The Wonder of Reading and Writing
Here’s a simple, unavoidable truth: writing is hard work. If you’ve ever complained that writing doesn’t come naturally to you, we’ve got news: Writing doesn’t come naturally to anyone. Sure, some people are more naturally gifted than others. Some are willing to work harder. Many people even enjoy writing, but just about everyone finds it difficult. This is not surprising if we stop to consider what complex tasks reading and writing are. Literacy is so taken for granted in our country that we too often overlook how amazing it is that we can read and write.
Think about it. Take the most basic element of language — the word. Then take the most basic kind of word — the noun. You probably already know that a noun is the name of a person, place, thing, or idea, but have you ever really thought about what that means? What, after all, is a name? Basically, it’s a certain combination of sounds that represents a physical object or idea.
Let’s take an example. In English, it is accepted that the object pictured above is called a hat.
This is a word composed of three sounds: h, a, t. Think about what happens when we hear this sound combination — this name. It instantly brings to mind the image of a hat. This happens so efficiently in our brains that most of us have a difficult time telling the difference between a thing and its name. Nevertheless, the brain has to rapidly execute an impressive sequence of steps to get from a combination of three sounds: hat, to a tangible article of clothing worn upon the head. An object becomes an idea, which becomes a series of sounds called a word.
Take it another step. Folks create a bunch of lines on a piece of paper—just like the ones you’re staring at this very moment. It has been determined that this arrangement of lines: h, represents the breathy sound we recognize as h. Draw a circle with a tangential vertical line: a, and that represents the open mouthed, back-of-the-throat vowel sound we recognize as short a. And a horizontal line intersecting a vertical line: t, stands for the short, wind-burst-through-the-teeth sound we recognize in the letter t.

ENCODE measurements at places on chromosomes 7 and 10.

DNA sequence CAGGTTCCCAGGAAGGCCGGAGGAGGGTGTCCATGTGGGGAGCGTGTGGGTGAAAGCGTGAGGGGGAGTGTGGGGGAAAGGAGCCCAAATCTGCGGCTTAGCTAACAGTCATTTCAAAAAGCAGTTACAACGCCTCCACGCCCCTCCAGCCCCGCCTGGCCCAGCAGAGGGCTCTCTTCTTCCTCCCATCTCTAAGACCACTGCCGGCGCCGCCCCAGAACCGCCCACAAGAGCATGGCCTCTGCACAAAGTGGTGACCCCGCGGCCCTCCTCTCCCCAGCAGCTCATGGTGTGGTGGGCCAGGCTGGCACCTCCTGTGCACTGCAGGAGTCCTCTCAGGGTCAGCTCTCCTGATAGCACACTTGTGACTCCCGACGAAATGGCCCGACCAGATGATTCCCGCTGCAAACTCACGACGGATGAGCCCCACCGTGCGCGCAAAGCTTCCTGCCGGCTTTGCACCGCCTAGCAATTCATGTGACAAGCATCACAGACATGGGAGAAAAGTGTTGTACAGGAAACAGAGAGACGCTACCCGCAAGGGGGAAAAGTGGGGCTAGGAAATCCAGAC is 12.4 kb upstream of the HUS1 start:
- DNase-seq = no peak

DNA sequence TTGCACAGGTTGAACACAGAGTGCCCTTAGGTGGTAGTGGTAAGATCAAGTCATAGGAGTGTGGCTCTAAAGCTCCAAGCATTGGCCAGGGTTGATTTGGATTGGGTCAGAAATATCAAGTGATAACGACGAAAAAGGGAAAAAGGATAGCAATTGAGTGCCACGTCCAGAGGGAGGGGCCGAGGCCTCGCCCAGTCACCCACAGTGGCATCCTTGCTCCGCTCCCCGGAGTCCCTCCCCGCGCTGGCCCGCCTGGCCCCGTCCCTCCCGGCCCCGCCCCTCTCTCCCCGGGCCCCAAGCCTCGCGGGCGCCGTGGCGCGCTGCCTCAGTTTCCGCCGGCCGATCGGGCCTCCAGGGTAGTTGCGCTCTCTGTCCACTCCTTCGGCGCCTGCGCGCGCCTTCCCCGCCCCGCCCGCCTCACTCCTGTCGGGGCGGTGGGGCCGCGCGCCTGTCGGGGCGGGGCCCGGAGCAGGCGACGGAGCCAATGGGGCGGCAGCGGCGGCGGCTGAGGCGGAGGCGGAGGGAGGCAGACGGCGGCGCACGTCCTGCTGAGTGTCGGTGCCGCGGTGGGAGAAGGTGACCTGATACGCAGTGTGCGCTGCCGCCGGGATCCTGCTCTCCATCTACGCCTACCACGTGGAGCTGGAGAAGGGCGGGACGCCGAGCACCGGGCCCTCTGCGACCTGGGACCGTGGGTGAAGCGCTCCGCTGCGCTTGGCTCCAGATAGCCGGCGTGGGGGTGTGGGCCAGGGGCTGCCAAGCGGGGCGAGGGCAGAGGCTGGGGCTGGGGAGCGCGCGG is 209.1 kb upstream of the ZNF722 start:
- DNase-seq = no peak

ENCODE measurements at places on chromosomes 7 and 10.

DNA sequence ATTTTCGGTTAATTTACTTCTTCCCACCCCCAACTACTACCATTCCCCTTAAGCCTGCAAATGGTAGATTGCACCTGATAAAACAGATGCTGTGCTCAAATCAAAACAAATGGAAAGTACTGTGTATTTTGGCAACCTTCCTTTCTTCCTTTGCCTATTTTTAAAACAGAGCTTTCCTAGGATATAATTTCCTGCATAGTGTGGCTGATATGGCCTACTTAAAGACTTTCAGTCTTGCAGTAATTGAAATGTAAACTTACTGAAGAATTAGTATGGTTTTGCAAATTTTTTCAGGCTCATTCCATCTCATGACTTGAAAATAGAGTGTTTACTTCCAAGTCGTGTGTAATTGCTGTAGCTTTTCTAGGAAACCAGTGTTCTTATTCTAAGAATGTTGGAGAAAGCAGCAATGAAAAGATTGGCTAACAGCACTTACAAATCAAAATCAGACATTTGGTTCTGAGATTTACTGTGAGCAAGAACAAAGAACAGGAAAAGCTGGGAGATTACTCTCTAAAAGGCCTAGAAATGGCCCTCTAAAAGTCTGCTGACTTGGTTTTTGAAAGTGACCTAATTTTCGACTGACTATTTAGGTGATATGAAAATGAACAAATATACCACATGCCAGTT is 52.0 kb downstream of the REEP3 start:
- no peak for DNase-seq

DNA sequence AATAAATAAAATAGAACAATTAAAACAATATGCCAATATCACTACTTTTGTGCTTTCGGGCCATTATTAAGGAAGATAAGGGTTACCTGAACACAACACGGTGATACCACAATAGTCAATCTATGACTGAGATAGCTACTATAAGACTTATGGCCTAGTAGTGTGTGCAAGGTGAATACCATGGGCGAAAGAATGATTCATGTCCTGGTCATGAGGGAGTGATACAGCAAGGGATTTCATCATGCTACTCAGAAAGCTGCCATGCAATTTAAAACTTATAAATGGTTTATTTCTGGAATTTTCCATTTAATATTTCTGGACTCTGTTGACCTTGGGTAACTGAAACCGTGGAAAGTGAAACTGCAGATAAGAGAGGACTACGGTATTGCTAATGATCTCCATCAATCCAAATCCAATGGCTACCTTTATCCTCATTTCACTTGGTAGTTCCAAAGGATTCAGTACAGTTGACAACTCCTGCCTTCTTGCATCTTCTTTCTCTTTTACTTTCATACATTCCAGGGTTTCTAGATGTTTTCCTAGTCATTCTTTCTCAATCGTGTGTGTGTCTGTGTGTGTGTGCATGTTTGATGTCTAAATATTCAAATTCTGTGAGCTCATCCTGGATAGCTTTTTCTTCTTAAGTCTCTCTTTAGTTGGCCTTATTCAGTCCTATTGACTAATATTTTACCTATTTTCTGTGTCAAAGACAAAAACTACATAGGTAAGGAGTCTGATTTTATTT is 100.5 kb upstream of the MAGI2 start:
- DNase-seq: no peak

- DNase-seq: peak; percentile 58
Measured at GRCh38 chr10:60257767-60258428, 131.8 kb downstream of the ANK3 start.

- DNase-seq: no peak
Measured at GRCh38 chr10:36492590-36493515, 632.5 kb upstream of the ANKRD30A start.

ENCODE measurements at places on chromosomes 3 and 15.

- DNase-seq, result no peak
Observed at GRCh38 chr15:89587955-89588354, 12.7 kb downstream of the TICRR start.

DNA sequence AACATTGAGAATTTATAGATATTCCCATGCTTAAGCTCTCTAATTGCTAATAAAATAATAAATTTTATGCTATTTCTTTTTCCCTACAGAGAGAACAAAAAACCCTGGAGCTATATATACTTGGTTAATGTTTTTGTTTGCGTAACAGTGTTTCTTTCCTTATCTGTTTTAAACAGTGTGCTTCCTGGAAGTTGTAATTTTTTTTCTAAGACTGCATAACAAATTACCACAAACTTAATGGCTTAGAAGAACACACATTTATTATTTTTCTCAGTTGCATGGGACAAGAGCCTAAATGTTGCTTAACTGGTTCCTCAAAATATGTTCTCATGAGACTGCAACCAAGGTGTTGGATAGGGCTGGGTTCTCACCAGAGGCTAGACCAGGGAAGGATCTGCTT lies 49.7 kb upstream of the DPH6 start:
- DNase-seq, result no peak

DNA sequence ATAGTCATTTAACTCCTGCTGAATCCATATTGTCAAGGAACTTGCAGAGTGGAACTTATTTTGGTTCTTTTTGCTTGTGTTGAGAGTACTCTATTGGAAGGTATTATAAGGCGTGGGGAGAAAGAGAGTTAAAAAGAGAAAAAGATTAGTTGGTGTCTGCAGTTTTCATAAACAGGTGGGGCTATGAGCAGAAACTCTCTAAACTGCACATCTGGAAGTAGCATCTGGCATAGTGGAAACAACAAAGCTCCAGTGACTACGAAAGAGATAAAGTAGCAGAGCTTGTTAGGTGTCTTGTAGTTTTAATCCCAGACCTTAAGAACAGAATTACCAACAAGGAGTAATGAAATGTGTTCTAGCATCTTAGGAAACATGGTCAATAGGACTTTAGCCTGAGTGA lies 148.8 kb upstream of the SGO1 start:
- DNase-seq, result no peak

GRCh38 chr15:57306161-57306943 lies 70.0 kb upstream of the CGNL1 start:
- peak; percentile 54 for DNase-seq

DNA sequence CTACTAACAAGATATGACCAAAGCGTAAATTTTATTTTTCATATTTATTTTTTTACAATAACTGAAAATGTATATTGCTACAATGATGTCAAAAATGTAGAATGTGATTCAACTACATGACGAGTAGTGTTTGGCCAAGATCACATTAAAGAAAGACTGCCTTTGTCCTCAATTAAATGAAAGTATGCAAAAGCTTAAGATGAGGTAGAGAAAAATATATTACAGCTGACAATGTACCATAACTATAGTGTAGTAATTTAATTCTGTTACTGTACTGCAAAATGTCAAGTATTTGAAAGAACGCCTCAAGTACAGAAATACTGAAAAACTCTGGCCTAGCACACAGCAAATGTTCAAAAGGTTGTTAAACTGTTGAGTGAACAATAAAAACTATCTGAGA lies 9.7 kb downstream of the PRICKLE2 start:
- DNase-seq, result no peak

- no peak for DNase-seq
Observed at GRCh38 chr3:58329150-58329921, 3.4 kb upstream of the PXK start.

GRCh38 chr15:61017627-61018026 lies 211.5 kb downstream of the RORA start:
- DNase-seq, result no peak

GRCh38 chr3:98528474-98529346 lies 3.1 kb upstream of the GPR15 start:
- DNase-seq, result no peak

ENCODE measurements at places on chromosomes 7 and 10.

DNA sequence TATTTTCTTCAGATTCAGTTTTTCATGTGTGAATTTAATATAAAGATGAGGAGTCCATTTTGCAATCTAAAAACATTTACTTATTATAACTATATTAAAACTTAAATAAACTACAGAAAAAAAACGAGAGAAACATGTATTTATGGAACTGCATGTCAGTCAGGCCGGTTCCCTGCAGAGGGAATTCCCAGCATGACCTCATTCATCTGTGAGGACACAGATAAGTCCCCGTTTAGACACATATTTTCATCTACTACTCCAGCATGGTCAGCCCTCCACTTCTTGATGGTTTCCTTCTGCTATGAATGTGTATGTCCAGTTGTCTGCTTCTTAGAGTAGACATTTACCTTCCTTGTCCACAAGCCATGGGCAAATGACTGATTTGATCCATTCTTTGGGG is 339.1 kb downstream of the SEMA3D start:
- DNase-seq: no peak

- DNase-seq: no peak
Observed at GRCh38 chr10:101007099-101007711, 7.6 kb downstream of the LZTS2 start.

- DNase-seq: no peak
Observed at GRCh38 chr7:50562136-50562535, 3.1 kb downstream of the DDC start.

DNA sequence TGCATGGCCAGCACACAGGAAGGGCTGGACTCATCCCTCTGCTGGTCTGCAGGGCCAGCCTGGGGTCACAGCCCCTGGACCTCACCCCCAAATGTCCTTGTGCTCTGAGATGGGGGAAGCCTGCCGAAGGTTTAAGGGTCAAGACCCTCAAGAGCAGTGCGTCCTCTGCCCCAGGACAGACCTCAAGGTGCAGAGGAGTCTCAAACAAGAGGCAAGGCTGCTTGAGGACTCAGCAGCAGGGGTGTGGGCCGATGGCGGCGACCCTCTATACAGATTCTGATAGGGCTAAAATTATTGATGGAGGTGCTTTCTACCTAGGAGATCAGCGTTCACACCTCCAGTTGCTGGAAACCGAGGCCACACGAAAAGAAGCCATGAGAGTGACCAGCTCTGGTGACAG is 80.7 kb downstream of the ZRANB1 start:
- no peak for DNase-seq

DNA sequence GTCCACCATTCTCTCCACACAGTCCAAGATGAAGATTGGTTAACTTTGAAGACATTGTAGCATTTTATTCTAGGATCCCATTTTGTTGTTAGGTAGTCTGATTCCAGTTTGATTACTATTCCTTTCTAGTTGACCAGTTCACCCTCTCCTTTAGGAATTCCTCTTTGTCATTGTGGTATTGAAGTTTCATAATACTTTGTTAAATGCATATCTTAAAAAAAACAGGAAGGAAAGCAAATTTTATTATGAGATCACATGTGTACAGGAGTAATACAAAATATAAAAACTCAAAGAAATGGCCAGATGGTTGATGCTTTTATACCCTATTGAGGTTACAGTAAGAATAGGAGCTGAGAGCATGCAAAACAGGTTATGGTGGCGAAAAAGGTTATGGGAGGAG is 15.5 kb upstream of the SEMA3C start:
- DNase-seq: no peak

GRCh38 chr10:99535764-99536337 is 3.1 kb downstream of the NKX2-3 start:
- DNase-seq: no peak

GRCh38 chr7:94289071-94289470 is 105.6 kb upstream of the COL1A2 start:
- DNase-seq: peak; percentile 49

Our brains have quite easily learned to make these amazing leaps from lines to sounds to meaning. We call it reading. Our astounding brains can scan hundreds of these lines in seconds. And we’ve only been talking about the simplest kind of word — the concrete noun. Our minds quickly absorb complete thoughts involving many words that perform far more complicated functions: pronouns, verbs, articles, prepositions, and so on. And we haven’t even talked about the fact that letters can represent several different sounds and that our brains can easily differentiate based on context and familiarity. My friend, the act you are performing right now — reading — is an absolute marvel of human brain capacity. (Pause here to reflect on your own stunning intelligence!)
Writing, then, is the reverse of the extraordinary reading process — taking thoughts, transforming them into words which are made up of combinations of sounds, and then representing them by a series of lines upon a page. Some educational theorists refer to writing and reading by the terms coding and decoding to convey this idea of transforming thought to sound to symbol and back again.
So don’t be surprised if writing is a chore for you. Reading and writing are astonishingly complex processes that most of us take for granted. You ought to be quite proud (and amazed) that you can read these very words. In fact, I am rather proud to have been able to write them!